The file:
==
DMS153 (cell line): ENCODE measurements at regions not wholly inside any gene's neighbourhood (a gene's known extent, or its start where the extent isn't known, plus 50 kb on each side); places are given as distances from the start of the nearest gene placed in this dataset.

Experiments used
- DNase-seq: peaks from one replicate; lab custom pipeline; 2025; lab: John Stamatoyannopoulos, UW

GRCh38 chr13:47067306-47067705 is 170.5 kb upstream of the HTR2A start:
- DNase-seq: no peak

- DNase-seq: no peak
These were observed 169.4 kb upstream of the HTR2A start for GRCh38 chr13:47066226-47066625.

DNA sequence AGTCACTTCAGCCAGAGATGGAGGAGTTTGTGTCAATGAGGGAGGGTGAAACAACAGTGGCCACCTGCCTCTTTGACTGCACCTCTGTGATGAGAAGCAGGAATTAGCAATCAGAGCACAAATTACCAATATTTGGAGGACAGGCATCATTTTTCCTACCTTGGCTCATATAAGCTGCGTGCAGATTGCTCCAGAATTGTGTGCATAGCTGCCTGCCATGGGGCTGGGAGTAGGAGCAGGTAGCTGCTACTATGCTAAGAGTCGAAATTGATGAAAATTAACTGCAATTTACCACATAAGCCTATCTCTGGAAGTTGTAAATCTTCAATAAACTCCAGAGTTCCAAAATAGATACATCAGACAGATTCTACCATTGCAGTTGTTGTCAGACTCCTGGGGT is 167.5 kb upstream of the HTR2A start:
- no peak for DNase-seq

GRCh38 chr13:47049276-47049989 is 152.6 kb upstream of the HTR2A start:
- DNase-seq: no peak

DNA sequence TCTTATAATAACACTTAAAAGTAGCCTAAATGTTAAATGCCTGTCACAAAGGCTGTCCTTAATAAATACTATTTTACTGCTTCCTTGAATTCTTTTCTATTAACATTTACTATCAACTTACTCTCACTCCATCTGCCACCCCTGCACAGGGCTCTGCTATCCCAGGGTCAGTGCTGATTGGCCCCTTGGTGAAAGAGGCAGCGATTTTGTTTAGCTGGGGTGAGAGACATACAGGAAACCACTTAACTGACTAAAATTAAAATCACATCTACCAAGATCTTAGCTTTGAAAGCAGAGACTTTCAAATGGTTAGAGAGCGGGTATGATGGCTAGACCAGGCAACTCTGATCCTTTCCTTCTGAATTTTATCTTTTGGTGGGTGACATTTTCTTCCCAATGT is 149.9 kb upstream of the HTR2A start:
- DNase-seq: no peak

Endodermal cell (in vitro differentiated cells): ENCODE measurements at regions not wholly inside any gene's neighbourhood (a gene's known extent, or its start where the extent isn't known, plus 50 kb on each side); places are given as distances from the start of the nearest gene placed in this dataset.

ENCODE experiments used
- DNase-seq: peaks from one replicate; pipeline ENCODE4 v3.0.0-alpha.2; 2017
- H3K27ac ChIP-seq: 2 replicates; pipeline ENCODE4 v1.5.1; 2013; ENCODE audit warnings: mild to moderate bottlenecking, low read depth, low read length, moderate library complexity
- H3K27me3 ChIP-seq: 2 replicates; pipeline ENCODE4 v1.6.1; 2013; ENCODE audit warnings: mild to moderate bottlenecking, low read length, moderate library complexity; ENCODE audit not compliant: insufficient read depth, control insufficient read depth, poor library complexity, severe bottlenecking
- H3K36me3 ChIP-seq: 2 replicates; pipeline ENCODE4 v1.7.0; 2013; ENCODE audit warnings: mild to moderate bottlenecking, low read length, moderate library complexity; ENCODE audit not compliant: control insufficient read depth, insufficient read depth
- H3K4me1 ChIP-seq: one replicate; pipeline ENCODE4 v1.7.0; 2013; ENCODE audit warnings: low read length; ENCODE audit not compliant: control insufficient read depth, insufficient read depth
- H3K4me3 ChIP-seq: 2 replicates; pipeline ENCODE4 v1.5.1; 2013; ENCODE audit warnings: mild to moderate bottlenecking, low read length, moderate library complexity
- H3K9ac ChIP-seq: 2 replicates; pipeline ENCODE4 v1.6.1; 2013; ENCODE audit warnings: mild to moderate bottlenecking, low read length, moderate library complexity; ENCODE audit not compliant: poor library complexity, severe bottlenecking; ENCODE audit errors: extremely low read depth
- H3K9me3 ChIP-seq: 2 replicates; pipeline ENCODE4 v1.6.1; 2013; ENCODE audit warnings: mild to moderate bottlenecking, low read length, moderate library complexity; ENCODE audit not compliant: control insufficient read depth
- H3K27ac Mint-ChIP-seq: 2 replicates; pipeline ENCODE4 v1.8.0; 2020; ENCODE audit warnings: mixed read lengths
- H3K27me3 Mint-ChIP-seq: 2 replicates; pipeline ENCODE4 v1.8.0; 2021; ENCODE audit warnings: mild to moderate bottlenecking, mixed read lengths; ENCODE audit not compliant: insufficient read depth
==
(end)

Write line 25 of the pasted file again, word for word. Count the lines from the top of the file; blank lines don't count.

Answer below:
- H3K27me3 Mint-ChIP-seq: 2 replicates; pipeline ENCODE4 v1.8.0; 2021; ENCODE audit warnings: mild to moderate bottlenecking, mixed read lengths; ENCODE audit not compliant: insufficient read depth